Extremely well written and easily carrying the reader into a world of digital advance, and allowing the reader a rapt attention to the situations and characters involved.

11/17 Paul Lane

THE QUANTUM SPY by David Ignatius. Quercus (November 7, 2017).  ISBN 978-1681440279. 288p.


BLISS by Lynsay Sands

November 10, 2017

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Lady Helen Tiernay has had it with her neighbor, the awful Lord Holden. She has had to bail out some of his tenants, seen others removed from their homes and even disfigured. Thoroughly disgusted, she turns to writing letters of complaint to the King.

Lord Holden has been off fighting wars for the King. But his estate man has also been complaining to the King about the “tyrant of Tiernay.” When Holden arrives home, the King’s emissary pays him a visit. By royal decree, he is to marry Lady Helen, thus ending all the complaint letters and giving the King one less thing to worry about.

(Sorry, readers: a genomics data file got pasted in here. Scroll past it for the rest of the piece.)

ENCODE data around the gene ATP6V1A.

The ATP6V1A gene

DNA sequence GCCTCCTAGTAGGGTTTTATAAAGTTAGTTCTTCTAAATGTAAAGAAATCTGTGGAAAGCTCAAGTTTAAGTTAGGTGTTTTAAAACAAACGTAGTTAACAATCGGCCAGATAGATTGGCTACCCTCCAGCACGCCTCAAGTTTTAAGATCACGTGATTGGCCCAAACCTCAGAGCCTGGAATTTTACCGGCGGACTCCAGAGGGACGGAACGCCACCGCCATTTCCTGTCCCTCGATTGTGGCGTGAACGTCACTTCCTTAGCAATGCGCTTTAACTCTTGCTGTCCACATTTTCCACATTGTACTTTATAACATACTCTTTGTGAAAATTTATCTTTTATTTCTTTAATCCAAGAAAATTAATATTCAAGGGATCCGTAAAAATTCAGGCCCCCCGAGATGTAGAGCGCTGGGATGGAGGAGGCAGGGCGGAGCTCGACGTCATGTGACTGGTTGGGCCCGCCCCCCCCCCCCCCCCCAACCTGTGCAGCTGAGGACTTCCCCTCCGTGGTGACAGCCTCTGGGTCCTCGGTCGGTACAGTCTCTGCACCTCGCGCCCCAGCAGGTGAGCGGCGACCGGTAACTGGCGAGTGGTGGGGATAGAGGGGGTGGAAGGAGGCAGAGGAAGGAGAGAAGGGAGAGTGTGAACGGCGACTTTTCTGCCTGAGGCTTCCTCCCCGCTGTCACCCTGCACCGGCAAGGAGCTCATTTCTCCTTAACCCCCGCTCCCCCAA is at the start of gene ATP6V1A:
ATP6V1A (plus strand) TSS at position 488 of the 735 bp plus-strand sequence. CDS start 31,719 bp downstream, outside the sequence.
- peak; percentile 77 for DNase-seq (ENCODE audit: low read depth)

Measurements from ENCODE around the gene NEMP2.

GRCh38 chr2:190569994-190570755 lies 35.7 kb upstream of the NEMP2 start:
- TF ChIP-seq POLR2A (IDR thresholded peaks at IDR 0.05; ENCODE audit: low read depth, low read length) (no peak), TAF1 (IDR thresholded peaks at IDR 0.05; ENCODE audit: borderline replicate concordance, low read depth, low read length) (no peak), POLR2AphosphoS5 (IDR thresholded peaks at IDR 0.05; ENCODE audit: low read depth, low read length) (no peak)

Lady Helen is appalled, and Lord Holden incensed – he has no idea who she is and has no desire to marry. But marry they will.

Lady Helen decides to keep from consummating the marriage, thus clearing the path to annulment. She tries various ways to kill Lord Holden’s ardor, from chewing garlic to serving him sour ale and moldy food. But the King’s emissary is not having it and forces them to consummate the marriage.

Eventually, Lady Helen realizes that she is falling in love with the man she thought an ogre, and he has no idea what has been happening on his estate while he’s been off fighting wars. He does know that he has also fallen in love with Lady Helen and is determined to get to the bottom of whatever is bothering her.

This is a very funny book with some great sex scenes, and even some of those often start off sensuously but end up hilarious. Set in England during 1173, I think this is the earliest historical romance I’ve ever read, and that aspect was very interesting. This is a really fun read, and I can definitely see why Lynsay Sands is so popular. I’ll be looking for more from this author.

11/17 Stacy Alesi, AKA the BookBitch™

BLISS by Lynsay Sands. Avon (July 25, 2017).  ISBN 978-0062019615. 384p.



November 9, 2017

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A Different Class of Spy